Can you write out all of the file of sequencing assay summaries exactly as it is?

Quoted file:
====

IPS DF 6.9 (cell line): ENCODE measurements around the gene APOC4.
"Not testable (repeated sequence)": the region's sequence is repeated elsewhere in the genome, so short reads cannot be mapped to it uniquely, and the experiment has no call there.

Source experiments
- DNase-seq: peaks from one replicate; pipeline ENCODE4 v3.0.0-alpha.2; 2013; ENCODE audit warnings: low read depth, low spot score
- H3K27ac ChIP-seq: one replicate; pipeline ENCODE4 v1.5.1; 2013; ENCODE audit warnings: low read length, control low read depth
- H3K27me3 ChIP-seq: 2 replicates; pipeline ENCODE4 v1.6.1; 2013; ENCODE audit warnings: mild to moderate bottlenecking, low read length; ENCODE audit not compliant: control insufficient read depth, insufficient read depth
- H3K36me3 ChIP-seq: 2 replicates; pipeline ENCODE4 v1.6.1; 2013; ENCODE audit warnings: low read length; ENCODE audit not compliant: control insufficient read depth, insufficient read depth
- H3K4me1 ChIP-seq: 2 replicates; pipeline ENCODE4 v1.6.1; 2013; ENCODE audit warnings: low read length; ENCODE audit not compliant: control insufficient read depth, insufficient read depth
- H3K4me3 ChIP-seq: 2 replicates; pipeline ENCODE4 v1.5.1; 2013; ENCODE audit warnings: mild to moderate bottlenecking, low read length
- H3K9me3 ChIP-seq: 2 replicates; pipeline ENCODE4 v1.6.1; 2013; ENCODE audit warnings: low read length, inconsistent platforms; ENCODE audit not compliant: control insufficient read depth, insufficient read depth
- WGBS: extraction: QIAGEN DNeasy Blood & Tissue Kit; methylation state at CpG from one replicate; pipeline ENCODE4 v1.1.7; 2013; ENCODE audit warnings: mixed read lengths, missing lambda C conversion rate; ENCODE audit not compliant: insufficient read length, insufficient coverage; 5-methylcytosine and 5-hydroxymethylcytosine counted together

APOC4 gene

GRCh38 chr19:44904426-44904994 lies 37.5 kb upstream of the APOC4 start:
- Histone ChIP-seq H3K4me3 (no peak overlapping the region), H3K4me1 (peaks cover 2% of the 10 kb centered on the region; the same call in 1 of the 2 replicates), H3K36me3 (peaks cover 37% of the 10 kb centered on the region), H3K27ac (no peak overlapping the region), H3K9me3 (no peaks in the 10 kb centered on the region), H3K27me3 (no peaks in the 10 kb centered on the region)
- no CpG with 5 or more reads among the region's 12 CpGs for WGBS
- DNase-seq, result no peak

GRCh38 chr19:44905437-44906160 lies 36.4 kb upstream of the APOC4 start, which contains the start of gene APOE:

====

IPS DF 6.9 (cell line): ENCODE measurements around the gene APOC4.
"Not testable (repeated sequence)": the region's sequence is repeated elsewhere in the genome, so short reads cannot be mapped to it uniquely, and the experiment has no call there.

Source experiments
- DNase-seq: peaks from one replicate; pipeline ENCODE4 v3.0.0-alpha.2; 2013; ENCODE audit warnings: low read depth, low spot score
- H3K27ac ChIP-seq: one replicate; pipeline ENCODE4 v1.5.1; 2013; ENCODE audit warnings: low read length, control low read depth
- H3K27me3 ChIP-seq: 2 replicates; pipeline ENCODE4 v1.6.1; 2013; ENCODE audit warnings: mild to moderate bottlenecking, low read length; ENCODE audit not compliant: control insufficient read depth, insufficient read depth
- H3K36me3 ChIP-seq: 2 replicates; pipeline ENCODE4 v1.6.1; 2013; ENCODE audit warnings: low read length; ENCODE audit not compliant: control insufficient read depth, insufficient read depth
- H3K4me1 ChIP-seq: 2 replicates; pipeline ENCODE4 v1.6.1; 2013; ENCODE audit warnings: low read length; ENCODE audit not compliant: control insufficient read depth, insufficient read depth
- H3K4me3 ChIP-seq: 2 replicates; pipeline ENCODE4 v1.5.1; 2013; ENCODE audit warnings: mild to moderate bottlenecking, low read length
- H3K9me3 ChIP-seq: 2 replicates; pipeline ENCODE4 v1.6.1; 2013; ENCODE audit warnings: low read length, inconsistent platforms; ENCODE audit not compliant: control insufficient read depth, insufficient read depth
- WGBS: extraction: QIAGEN DNeasy Blood & Tissue Kit; methylation state at CpG from one replicate; pipeline ENCODE4 v1.1.7; 2013; ENCODE audit warnings: mixed read lengths, missing lambda C conversion rate; ENCODE audit not compliant: insufficient read length, insufficient coverage; 5-methylcytosine and 5-hydroxymethylcytosine counted together

APOC4 gene

GRCh38 chr19:44904426-44904994 lies 37.5 kb upstream of the APOC4 start:
- Histone ChIP-seq H3K4me3 (no peak overlapping the region), H3K4me1 (peaks cover 2% of the 10 kb centered on the region; the same call in 1 of the 2 replicates), H3K36me3 (peaks cover 37% of the 10 kb centered on the region), H3K27ac (no peak overlapping the region), H3K9me3 (no peaks in the 10 kb centered on the region), H3K27me3 (no peaks in the 10 kb centered on the region)
- no CpG with 5 or more reads among the region's 12 CpGs for WGBS
- DNase-seq, result no peak

GRCh38 chr19:44905437-44906160 lies 36.4 kb upstream of the APOC4 start, which contains the start of gene APOE: